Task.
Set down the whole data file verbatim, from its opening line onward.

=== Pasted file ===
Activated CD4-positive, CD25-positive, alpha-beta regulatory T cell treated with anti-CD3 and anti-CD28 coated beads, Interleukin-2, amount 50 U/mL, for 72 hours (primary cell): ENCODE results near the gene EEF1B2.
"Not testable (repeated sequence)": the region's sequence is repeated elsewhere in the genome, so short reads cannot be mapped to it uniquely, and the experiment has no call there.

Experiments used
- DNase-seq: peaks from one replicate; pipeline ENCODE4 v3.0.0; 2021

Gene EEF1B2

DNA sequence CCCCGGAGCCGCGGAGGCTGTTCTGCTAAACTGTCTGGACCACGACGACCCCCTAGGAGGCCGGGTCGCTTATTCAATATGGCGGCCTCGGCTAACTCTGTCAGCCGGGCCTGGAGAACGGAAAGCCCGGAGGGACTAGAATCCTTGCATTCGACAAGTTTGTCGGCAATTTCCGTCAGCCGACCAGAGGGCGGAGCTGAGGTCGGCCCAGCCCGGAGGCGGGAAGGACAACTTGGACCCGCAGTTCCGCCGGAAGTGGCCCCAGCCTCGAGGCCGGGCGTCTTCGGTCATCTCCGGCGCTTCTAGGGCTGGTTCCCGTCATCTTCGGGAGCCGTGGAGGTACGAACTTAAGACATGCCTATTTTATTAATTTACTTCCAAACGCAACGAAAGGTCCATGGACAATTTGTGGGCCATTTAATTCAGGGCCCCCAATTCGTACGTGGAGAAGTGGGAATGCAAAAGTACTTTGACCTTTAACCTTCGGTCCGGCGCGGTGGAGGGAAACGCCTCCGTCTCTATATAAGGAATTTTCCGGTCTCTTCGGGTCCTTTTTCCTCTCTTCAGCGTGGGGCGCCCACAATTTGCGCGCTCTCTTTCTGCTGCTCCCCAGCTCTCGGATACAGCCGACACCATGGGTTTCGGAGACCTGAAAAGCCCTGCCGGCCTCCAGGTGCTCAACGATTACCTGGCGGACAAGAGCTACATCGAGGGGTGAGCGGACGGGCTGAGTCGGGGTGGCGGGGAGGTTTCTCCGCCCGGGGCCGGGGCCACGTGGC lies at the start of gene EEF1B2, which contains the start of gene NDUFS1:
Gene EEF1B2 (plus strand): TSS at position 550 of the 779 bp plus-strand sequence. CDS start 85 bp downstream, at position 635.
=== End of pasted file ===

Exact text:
Activated CD4-positive, CD25-positive, alpha-beta regulatory T cell treated with anti-CD3 and anti-CD28 coated beads, Interleukin-2, amount 50 U/mL, for 72 hours (primary cell): ENCODE results near the gene EEF1B2.
"Not testable (repeated sequence)": the region's sequence is repeated elsewhere in the genome, so short reads cannot be mapped to it uniquely, and the experiment has no call there.

Experiments used
- DNase-seq: peaks from one replicate; pipeline ENCODE4 v3.0.0; 2021

Gene EEF1B2

DNA sequence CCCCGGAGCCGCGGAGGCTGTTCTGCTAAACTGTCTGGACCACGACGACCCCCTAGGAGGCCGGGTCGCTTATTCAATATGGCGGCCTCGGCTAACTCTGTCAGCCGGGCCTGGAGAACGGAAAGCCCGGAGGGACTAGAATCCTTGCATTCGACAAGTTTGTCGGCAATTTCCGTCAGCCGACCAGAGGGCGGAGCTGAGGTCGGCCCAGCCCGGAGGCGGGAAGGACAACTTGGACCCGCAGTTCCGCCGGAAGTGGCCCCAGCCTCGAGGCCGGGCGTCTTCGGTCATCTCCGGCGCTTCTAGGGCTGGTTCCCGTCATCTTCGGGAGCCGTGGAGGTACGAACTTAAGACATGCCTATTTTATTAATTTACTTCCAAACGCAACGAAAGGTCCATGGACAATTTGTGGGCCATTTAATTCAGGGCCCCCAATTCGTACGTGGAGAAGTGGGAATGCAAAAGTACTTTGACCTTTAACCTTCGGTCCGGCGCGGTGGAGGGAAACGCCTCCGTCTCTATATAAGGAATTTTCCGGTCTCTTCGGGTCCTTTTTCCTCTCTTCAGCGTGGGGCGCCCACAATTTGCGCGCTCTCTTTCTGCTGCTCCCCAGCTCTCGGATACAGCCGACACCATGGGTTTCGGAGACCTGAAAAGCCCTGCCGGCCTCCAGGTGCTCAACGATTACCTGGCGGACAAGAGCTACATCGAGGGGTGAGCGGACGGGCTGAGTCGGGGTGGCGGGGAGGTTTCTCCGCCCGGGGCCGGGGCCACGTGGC lies at the start of gene EEF1B2, which contains the start of gene NDUFS1:
Gene EEF1B2 (plus strand): TSS at position 550 of the 779 bp plus-strand sequence. CDS start 85 bp downstream, at position 635.